Douglas-fir was first described by Archibald Menzies (1754-1842), who discovered it on Vancouver Island during the 1790 voyage by Captain Vancouver to the northeast Pacific Ocean. The species' epithet honors Menzies. The name Douglas-fir commemorates David Douglas, who collected the species along the lower Columbia River in 1824; the seeds that he sent back to England were eagerly received and quickly established the tree as a garden favorite and an important agroforestry species.

Description

"Trees to 90(100) m; trunk to 4.4 m diam.; crown narrow to broadly conic, flattened in age. Twigs slender, pubescent, becoming glabrous with age. Leaves 15-30(-40) × 1-1.5mm, yellow-green to dark or bluish green, apex obtuse to acute. Pollen cones yellow-red. Seed cones 4-10 × 3-3.5 cm. Seeds 5-6 mm, wing longer than seed body" (Lipscomb 1993). Detailed information on pollen, including photomicrography, is provided by Davis (1999).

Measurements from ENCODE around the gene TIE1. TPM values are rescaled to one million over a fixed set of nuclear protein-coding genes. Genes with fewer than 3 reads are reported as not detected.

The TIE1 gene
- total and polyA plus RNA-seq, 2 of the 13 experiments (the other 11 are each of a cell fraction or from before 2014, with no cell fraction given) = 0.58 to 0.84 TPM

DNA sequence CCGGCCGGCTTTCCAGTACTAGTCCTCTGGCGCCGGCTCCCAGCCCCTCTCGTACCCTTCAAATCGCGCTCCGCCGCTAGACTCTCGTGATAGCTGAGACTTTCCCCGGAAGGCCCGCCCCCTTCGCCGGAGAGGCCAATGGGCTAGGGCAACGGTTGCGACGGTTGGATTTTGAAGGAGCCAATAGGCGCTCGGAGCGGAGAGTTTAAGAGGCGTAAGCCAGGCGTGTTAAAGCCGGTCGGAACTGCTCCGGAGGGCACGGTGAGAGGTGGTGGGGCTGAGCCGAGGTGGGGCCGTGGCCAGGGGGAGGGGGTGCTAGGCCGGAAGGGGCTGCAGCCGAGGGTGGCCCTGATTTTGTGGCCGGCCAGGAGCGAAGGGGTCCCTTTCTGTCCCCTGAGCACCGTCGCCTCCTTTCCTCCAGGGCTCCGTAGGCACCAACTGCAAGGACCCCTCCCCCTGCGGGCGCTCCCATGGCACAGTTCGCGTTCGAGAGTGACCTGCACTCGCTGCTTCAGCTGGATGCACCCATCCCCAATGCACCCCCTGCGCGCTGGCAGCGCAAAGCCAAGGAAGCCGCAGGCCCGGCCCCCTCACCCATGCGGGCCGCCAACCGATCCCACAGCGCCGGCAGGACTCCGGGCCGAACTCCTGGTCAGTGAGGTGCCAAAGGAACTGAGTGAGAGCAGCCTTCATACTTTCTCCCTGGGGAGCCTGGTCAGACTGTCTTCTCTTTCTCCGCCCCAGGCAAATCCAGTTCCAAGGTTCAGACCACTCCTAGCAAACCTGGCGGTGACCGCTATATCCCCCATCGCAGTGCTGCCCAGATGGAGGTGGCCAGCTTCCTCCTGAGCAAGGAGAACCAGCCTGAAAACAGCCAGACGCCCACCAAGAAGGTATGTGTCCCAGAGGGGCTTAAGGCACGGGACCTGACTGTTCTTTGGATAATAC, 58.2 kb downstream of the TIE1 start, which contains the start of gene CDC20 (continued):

Distribution and Ecology

Canada: British Columbia and Alberta; and United States: Washington, Oregon, California, Idaho, Montana, Wyoming, Nevada, Utah, Colorado, Arizona, New Mexico, and Texas. The coastal variety menziesii occurs from central British Columbia south along the Pacific Coast for about 2,200 km to latitude 34° 44'. The interior variety glauca is found along the Rocky Mountains to southern Arizona and New Mexico, where it merges imperceptibly into the closely related species P. lindleyana of Mexico. "Altitudinal distribution of both varieties of Douglas-fir (menziesii and glauca) increases from north to south, reflecting the effect of climate on distribution of the species. The principal limiting factors are temperature in the north of the range and moisture in the south. Consequently, Douglas-fir is found mainly on southerly slopes in the northern part of its range, and on northerly exposures in the southern part. At high elevations in the southern Rocky Mountains, however, Douglas-fir grows on the sunny slopes and dry rock exposures" (Burns and Honkala 1990). See also Thompson et al. (1999).